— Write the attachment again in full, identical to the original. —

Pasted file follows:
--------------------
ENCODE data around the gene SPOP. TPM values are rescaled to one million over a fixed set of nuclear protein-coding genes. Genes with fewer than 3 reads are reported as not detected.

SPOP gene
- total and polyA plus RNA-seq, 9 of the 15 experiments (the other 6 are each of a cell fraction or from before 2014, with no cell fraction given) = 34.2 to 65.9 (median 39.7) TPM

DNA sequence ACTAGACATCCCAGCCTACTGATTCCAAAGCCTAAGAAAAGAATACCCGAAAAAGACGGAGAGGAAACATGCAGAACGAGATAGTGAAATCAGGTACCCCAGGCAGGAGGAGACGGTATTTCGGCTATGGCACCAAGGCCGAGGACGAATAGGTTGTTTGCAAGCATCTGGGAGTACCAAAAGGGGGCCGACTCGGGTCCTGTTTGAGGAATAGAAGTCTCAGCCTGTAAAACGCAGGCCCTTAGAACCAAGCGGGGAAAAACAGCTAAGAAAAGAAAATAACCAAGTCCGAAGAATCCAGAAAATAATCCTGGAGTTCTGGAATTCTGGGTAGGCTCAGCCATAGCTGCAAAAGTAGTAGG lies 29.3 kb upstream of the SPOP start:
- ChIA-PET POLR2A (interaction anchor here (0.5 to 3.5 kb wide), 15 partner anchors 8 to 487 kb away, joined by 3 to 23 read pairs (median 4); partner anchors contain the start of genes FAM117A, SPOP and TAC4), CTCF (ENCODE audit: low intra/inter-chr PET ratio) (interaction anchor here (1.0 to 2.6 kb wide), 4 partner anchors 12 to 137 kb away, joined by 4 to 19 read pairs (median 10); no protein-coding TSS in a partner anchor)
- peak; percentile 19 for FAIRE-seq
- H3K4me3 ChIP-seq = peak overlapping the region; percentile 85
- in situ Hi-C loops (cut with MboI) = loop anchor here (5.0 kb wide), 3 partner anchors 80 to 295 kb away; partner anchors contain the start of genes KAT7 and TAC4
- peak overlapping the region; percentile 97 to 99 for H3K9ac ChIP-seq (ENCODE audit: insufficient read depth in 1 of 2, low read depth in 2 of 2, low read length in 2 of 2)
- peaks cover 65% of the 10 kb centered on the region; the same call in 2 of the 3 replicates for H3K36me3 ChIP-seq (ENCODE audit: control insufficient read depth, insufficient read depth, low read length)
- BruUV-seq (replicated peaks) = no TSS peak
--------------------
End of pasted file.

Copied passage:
ENCODE data around the gene SPOP. TPM values are rescaled to one million over a fixed set of nuclear protein-coding genes. Genes with fewer than 3 reads are reported as not detected.

SPOP gene
- total and polyA plus RNA-seq, 9 of the 15 experiments (the other 6 are each of a cell fraction or from before 2014, with no cell fraction given) = 34.2 to 65.9 (median 39.7) TPM

DNA sequence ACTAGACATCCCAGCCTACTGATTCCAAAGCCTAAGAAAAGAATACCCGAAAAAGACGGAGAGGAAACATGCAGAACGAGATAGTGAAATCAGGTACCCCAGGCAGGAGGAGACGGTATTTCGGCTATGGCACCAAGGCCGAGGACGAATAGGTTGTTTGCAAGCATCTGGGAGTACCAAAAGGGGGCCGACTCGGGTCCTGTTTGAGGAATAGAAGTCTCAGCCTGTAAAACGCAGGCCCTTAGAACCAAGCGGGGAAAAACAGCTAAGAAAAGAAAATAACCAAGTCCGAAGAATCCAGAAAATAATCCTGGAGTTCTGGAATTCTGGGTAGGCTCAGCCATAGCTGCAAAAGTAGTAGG lies 29.3 kb upstream of the SPOP start:
- ChIA-PET POLR2A (interaction anchor here (0.5 to 3.5 kb wide), 15 partner anchors 8 to 487 kb away, joined by 3 to 23 read pairs (median 4); partner anchors contain the start of genes FAM117A, SPOP and TAC4), CTCF (ENCODE audit: low intra/inter-chr PET ratio) (interaction anchor here (1.0 to 2.6 kb wide), 4 partner anchors 12 to 137 kb away, joined by 4 to 19 read pairs (median 10); no protein-coding TSS in a partner anchor)
- peak; percentile 19 for FAIRE-seq
- H3K4me3 ChIP-seq = peak overlapping the region; percentile 85
- in situ Hi-C loops (cut with MboI) = loop anchor here (5.0 kb wide), 3 partner anchors 80 to 295 kb away; partner anchors contain the start of genes KAT7 and TAC4
- peak overlapping the region; percentile 97 to 99 for H3K9ac ChIP-seq (ENCODE audit: insufficient read depth in 1 of 2, low read depth in 2 of 2, low read length in 2 of 2)
- peaks cover 65% of the 10 kb centered on the region; the same call in 2 of the 3 replicates for H3K36me3 ChIP-seq (ENCODE audit: control insufficient read depth, insufficient read depth, low read length)
- BruUV-seq (replicated peaks) = no TSS peak